After stumbling across Babble’s 50 Best Recipes for Kids, I figured it was time to let Eating The Week, Jr., take a crack at a week’s worth of recipes. Not the cooking – no 5-yo has the patience for 12-hour chicken soup – but the menu selection and taste-testing were all up to him.
As background: Miles is right in the middle of the picky-to-adventurous eater spectrum. He loves kale smoothies, but won’t touch broccoli with a ten-foot pole. He snarfs down plenty of fruit every day, but getting protein from sources other than cheese can be a challenge. In general, he’s interested in trying new foods, so it didn’t take too much encouragement to get Miles to pick 7 interesting choices from the Babble recipe list.
Want to see what he picked, and how they scored on the 10-point Jr. and Mom scales? Head past the jump
Nut-free granola bars (recipe here):
- Jr.’s score: 8/10. Miles: “Why is there chocolate in these?” Me: “Did you just question chocolate? Have you been body-snatched?”
- Mom’s score: These certainly tasted good… as cereal, after all but three bars collapsed after cutting. This may not be the recipe’s fault, since I have a history of shaped-food fails.
Angry Birds pizza (recipe here):
- Jr.’s score: 7/10. “The pepperoni was too spicy.” He did like the pizza’s overall design, and almost tried the yellow bell pepper beak and black olive eye brows (but balked at the last minute).
- Mom’s score: 8/10. Even though it didn’t translate into actual vegetable consumption, the kid-friendly design did make Miles more willing to consider eating things he’d normally scream at. I’d employ this method again to see if we can get follow-through.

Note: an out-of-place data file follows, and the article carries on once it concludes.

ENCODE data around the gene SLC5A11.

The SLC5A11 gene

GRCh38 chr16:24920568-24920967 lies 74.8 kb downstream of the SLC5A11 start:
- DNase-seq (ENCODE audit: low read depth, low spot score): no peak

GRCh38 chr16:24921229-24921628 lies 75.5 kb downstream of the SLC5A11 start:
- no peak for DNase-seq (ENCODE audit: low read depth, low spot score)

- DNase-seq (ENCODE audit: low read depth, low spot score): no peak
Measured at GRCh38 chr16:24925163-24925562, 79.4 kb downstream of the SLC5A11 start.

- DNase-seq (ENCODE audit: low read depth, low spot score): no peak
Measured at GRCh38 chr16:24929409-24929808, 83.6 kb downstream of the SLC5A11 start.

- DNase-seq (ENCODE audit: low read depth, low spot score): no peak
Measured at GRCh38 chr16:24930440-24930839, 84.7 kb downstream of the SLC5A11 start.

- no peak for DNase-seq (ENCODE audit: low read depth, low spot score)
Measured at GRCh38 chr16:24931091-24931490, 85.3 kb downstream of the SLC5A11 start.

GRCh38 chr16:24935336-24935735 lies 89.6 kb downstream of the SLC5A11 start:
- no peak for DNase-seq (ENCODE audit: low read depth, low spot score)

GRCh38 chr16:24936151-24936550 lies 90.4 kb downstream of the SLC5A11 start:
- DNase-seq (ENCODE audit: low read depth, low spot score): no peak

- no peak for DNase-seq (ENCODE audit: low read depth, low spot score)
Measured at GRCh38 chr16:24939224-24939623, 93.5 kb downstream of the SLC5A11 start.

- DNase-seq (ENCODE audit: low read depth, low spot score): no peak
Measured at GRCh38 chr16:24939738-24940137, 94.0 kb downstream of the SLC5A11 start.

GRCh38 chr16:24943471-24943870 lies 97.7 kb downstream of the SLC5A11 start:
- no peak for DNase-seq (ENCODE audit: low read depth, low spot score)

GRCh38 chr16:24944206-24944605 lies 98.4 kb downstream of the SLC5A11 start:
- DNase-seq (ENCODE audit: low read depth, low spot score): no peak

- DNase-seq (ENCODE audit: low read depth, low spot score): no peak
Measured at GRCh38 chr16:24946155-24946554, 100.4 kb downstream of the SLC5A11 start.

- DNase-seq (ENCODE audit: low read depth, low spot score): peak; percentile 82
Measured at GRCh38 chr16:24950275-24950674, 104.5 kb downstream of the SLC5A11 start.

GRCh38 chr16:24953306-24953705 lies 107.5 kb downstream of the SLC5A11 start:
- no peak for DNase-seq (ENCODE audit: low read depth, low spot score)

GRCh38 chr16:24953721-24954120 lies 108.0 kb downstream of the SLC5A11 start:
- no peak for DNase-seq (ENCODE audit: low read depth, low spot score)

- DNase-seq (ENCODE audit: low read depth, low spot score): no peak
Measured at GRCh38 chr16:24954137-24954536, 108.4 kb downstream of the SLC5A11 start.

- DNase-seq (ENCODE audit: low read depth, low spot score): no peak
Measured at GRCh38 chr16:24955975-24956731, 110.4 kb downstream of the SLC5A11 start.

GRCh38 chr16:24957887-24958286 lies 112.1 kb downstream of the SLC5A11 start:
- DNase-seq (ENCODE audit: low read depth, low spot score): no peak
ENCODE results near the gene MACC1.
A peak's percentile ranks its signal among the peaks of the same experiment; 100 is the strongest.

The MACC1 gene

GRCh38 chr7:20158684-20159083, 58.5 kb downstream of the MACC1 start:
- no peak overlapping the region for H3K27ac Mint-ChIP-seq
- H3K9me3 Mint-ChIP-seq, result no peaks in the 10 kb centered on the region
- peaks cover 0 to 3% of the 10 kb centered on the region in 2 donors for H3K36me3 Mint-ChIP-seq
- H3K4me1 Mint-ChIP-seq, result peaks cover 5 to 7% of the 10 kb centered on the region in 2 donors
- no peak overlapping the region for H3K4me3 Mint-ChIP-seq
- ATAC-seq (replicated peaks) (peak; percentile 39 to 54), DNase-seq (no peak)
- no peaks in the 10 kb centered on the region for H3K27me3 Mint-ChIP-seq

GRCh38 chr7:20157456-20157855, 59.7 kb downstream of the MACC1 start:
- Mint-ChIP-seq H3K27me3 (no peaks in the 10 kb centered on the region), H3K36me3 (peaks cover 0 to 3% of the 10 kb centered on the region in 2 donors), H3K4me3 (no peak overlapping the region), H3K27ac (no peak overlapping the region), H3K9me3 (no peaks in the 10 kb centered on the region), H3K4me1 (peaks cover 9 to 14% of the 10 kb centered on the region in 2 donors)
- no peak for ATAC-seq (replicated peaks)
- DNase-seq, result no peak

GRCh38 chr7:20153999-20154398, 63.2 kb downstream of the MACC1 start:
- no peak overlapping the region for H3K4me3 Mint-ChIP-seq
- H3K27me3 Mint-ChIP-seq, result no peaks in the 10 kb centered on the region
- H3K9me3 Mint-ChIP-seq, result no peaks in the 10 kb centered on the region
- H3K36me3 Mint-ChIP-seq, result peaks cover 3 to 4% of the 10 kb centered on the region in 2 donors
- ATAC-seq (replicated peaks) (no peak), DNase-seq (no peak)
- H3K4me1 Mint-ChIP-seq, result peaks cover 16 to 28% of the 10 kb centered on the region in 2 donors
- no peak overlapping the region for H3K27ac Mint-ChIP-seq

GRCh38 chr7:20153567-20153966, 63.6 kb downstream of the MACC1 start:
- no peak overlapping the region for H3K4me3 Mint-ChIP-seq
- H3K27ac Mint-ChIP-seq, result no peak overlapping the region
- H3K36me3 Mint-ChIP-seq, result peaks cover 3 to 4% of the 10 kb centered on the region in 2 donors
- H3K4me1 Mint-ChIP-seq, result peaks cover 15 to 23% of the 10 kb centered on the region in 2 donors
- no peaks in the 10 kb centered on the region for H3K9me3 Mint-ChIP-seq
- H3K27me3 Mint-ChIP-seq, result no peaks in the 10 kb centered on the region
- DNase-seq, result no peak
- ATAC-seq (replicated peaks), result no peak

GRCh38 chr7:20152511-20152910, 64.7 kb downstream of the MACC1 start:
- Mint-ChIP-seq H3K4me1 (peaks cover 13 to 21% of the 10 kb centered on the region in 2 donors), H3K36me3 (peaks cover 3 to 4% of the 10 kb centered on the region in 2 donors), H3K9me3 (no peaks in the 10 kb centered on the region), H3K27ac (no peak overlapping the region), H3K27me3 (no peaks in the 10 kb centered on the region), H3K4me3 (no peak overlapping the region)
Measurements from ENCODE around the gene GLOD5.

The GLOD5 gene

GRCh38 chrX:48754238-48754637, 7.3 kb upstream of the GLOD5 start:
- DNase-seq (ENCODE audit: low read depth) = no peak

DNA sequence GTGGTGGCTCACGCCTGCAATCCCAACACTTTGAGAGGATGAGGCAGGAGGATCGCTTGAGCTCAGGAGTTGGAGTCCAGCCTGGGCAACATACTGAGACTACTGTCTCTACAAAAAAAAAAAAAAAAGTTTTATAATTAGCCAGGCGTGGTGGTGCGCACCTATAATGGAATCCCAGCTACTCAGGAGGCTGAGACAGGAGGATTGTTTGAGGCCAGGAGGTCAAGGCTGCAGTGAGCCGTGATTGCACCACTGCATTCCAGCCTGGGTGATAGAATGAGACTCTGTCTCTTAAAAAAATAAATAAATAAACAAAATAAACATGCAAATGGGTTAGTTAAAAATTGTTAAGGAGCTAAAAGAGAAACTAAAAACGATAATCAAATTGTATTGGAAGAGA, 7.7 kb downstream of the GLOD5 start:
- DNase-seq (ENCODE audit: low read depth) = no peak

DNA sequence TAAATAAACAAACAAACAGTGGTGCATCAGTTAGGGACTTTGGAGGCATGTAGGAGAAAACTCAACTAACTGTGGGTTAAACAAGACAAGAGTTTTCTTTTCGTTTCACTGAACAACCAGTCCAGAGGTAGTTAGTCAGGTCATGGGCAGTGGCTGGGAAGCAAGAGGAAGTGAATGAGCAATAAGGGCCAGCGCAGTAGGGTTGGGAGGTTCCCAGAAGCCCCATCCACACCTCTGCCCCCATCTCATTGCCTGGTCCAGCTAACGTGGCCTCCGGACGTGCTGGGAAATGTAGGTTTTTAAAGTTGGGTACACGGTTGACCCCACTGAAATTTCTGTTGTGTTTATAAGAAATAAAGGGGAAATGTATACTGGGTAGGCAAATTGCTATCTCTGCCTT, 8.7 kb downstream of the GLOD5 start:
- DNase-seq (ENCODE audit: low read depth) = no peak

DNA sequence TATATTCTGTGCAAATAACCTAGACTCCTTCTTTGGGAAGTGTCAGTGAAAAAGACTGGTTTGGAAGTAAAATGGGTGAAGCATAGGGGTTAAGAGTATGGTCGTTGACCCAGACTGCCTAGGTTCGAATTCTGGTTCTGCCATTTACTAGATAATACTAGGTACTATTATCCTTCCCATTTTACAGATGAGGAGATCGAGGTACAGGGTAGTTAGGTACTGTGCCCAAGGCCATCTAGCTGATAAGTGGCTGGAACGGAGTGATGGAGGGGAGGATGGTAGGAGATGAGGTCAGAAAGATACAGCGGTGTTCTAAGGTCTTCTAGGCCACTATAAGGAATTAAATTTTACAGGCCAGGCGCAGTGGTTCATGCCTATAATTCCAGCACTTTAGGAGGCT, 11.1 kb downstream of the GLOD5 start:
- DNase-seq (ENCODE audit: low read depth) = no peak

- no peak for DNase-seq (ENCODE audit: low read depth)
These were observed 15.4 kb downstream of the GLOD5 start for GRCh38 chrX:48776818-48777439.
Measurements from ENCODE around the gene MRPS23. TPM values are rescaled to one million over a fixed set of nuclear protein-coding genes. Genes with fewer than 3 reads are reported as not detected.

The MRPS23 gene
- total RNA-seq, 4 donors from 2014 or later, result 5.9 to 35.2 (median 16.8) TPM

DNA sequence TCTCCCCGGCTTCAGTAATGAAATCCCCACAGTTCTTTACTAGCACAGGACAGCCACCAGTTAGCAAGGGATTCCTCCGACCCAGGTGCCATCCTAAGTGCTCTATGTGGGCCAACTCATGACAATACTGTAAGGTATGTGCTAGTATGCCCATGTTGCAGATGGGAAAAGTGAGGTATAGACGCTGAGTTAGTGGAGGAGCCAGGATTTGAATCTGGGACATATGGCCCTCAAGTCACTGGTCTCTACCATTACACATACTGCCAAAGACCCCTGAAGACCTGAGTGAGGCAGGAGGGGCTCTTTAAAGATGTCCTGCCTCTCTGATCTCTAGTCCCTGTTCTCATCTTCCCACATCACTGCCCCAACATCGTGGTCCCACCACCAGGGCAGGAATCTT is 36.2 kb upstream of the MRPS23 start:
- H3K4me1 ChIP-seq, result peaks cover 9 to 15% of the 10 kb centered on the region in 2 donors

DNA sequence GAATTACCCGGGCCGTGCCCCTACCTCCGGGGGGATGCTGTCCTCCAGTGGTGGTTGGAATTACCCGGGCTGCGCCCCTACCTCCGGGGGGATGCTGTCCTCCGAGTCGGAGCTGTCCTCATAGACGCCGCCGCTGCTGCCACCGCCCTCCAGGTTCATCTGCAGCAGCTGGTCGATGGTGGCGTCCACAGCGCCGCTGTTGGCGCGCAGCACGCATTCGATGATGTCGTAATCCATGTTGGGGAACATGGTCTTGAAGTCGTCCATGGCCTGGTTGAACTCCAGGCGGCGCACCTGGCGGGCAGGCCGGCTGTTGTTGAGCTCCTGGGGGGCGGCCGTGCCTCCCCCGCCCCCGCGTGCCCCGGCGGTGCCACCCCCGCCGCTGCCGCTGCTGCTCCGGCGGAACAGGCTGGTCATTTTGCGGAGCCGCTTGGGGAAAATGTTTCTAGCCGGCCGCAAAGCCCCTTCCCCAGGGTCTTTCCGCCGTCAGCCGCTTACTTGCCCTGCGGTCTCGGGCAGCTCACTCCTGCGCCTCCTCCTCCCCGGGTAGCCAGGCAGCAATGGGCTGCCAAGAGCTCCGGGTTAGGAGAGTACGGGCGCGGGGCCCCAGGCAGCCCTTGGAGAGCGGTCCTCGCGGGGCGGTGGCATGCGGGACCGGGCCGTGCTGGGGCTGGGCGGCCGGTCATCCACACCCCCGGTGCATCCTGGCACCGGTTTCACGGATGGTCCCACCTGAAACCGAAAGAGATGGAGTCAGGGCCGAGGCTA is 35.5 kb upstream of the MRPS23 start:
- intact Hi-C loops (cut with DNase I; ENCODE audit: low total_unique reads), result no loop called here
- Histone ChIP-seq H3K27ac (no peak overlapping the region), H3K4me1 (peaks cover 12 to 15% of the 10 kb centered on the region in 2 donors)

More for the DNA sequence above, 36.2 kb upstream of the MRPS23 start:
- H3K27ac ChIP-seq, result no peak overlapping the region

Peanut butter apple sandwiches (recipe here):
- Jr.’s score: 10/10. Miles ate the entire thing and would have licked his plate clean if Meany McManners hadn’t made him stop.
- Mom’s score: 5/10. Granted, it’s got fruit and nut butter (yay nutrition!), but I don’t see the need for chocolate chips (boo junk!). Take those out, though, and I’ll give this an 8 or 9 with a few points docked for messiness.
Pinto bean dip (recipe here)
- Jr.’s score: 8/10. I question Miles’s rating on this, since he only ate a couple scoops. But I’ll just report the facts here since he’s rapidly learning to read and is kind of a stickler for accuracy (wonder where he got that from?).
- Mom’s score: 6/10. I think this might need a few more seasonings, because it’s pretty bland. But the green color seemed to entice Miles to try some, so it’s got that going for it.
Asian fish cakes (recipe here)
- Jr.’s score: 10/10. These were a big hit; Miles and Tim both snarfed theirs down. Miles didn’t use the Thai dipping sauce, though, as it would be too spicy for him.
- Mom’s score: 7/10. I’m going solely on ease of preparation (simple, although “chumming” fish in a food processor is… an experience) and nutrition (decent; would like to see a baked version). I don’t eat fish, so we’ll have to take Jr.’s word for it.
Broccoli cheese nuggets (recipe here)
- Jr.’s score: 1/10. “These are zombie barf!”
- Mom’s score: 9/10. I didn’t see any resemblance to the undead – these are quick to make and tasty with some ketchup for dipping.
Chicken and stars soup (recipe here)
- Jr.’s score: 9/10. “My favorite part is the liquid.”
- Mom’s score: 9/10. Like the fish cakes, I didn’t actually eat this. But it’s a relatively easy recipe (don’t let the 12-hour thing scare you; it’s mostly non-active cooking time) with way fewer objectionable things than salty canned prepared soups.
Overall this was a pretty successful experiment – it got Miles interested in planning his own menu, which I think contributed to his willingness to try new foods. If there’s another iteration of this list, I’d love to see fewer desserts (who’s actually concerned about getting a picky eater to eat more ice cream?), more vegetable-packed dishes, and a little less cheese and frying. But it’s still a good place to start, with lots of ideas for kid-friendly home-cooked fare.
Now, if only there was a “50 Best Ways to Get Your Kid to Do the Dishes” list…